An Introduction to Genuine Admissions, a blog and podcast series by Amy Thompson, dean of enrollment at The Loomis Chaffee School

Genuine admission #1: My life goal was not to be a dean of enrollment at an independent boarding school.

My professional background is what those in the college admissions profession like to term “on both sides of the desk:” as a college admissions officer (twice) and a college counselor (twice). In between those jobs, I spent a few years as an admissions director at a K-12 independent day school in Baltimore, I worked as a college consultant (long before any were smart or stupid enough to pay college coaches to recruit their clients as athletes for sports they never played), I scored essays for the SAT writing section, and I had three daughters.

It’s the latter that led me to the Admission Office at Loomis Chaffee in July of 2018.

When I joined the Loomis faculty as a college counselor in 2007, my children were 8, 5, and 3. I loved being a college counselor. I started my college counseling career prior to Loomis in 2000 shortly after my first daughter was born and working so closely with teenagers provided a different kind of challenge and reward than parenting young children. I was a caretaker, a cheerleader, an advocate, and mentor providing not just advice but a healthy dose of perspective (and Kleenex), helping young people find themselves along the journey toward the biggest decision they were in control of thus far in their lives. It was both impactful and an emotional roller-coaster. I would stay up nights worrying about where (note: not “whether”) my charges would get in to college, whether they could afford to go, whether their parents would be happy with their choices, and whether they would change their minds about it once they decided. They were not my children, but when people outside of school ask me how my kids are doing, like any educator there is always a pause before I respond, remembering that they are asking me about my daughters, not my students.

It was my daughters who paved the way for me to find my true calling, however. Because as much as I loved working in college admissions and then college guidance, it took my oldest daughter’s college process for me to realize that after more than 25 years working both sides of the desk, it was actually the experience of independent schools — and specifically independent boarding schools — that I was most passionate about. It was the personal transformation that I witnessed as her parent going to school with her every day, and now with her two younger sisters, that made me feel not just a professional appreciation for that experience for my students, but a personal one for three of the most important people in my life.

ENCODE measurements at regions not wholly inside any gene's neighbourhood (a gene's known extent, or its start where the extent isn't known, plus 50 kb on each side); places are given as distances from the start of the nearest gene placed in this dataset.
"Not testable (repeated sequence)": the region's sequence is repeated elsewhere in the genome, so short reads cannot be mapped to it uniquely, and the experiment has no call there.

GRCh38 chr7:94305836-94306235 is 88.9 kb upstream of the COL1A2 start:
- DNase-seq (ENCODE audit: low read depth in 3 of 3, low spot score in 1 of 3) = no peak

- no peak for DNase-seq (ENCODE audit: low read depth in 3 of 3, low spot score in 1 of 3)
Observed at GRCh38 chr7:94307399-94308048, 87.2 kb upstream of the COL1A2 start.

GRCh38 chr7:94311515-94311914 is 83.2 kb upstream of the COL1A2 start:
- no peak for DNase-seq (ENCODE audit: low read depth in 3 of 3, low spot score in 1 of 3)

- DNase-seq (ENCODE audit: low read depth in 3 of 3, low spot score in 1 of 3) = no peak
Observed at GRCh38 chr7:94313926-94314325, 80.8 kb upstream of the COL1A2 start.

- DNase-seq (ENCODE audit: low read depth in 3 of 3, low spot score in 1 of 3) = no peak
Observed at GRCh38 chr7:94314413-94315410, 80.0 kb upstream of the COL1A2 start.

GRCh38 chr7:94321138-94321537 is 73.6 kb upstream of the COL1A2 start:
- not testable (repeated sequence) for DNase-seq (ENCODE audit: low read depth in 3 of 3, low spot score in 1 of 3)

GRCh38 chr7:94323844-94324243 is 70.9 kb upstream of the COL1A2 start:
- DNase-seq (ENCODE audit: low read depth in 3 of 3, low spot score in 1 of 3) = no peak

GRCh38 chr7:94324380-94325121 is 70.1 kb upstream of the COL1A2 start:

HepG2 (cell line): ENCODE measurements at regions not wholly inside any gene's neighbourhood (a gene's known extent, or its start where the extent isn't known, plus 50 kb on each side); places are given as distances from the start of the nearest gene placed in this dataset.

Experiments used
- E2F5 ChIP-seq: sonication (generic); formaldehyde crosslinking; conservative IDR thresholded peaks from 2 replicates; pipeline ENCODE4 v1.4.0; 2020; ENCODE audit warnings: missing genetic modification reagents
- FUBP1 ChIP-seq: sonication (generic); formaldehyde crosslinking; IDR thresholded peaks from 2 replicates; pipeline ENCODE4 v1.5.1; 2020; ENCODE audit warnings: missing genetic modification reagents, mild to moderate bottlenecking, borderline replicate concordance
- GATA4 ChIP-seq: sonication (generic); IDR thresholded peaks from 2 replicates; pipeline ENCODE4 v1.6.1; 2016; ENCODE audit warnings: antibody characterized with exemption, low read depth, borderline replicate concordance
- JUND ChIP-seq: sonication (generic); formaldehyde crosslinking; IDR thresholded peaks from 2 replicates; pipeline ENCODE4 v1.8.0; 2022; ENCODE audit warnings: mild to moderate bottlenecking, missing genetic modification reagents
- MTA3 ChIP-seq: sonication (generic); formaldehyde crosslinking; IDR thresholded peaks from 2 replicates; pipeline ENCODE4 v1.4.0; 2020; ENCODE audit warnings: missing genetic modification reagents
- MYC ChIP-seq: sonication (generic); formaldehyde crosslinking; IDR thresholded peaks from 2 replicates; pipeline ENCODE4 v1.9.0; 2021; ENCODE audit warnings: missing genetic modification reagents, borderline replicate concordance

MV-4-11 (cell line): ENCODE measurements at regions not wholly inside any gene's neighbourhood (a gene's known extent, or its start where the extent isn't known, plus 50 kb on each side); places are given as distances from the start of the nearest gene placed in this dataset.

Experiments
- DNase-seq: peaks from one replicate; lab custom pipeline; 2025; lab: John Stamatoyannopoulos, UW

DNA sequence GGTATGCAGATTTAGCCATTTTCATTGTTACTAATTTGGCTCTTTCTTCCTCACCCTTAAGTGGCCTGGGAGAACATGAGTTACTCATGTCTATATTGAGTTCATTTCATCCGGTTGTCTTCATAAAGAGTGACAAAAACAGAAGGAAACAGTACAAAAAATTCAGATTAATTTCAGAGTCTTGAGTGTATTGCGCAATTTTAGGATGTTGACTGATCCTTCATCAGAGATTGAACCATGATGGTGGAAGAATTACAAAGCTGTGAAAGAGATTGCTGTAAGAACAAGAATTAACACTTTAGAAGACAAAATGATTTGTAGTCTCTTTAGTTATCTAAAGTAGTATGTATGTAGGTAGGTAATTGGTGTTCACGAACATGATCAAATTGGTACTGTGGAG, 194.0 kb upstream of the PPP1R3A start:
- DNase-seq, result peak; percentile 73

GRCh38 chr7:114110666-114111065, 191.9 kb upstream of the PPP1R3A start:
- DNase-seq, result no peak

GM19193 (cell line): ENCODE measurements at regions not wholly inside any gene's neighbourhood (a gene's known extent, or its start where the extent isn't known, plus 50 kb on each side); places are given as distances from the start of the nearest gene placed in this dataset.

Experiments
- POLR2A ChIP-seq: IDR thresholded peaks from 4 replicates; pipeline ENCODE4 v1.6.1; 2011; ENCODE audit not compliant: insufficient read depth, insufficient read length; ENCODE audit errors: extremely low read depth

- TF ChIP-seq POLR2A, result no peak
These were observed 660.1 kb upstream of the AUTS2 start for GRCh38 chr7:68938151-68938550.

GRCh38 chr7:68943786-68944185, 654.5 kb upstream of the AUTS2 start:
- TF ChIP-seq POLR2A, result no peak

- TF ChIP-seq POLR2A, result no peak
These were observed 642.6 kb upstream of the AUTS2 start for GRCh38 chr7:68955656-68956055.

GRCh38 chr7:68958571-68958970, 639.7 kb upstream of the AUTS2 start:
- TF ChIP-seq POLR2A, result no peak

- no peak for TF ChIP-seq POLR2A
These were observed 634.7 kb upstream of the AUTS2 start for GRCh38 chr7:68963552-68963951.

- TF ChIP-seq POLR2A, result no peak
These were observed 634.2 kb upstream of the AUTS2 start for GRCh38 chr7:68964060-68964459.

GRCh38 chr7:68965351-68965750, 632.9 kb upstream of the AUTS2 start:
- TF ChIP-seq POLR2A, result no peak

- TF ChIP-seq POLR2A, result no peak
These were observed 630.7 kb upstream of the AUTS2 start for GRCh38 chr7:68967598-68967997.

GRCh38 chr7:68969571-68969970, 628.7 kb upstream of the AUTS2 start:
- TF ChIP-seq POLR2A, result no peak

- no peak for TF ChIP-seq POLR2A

Secondarily but also importantly, seeing the admissions process through my own parent perspective for the first time opened my eyes to how little college admissions offices actually do with and for parents. (Perhaps it was the experience I had of receiving a cheery prospective parent brochure from my daughter’s first choice early decision school the same week they released the decision deferring her that made this all too clear.) Seeing the process through my daughter’s eyes also made me frustrated at the opacity with which most college admissions offices operated. And while I “knew” this from my years in the business, it took my own personal experience on the third side of that desk — the parenting side — to decide to make a professional change.

Genuine admission #2: College admissions and boarding school admissions are not the same. But in some ways, they are.

Throughout the course of the year, I’ll be writing Genuine Admissions to address this topic and others related to secondary and college admissions, the development of our children, and whatever else pops up. After just having completed a second set of college tours with daughter #2, now back working on the admissions rather than on the counseling side, I have more thoughts than ever about my profession and how we struggle to maintain that balance between what is best for our institutions and what is best for our applicants. It’s not easy, especially when one is working with students as young as thirteen and as old at eighteen. But being a teenager isn’t easy to begin with, and it is my goal for this blog to provide some insight, guidance and a healthy dose of perspective as families navigate the next step on their educational journey. Let’s go!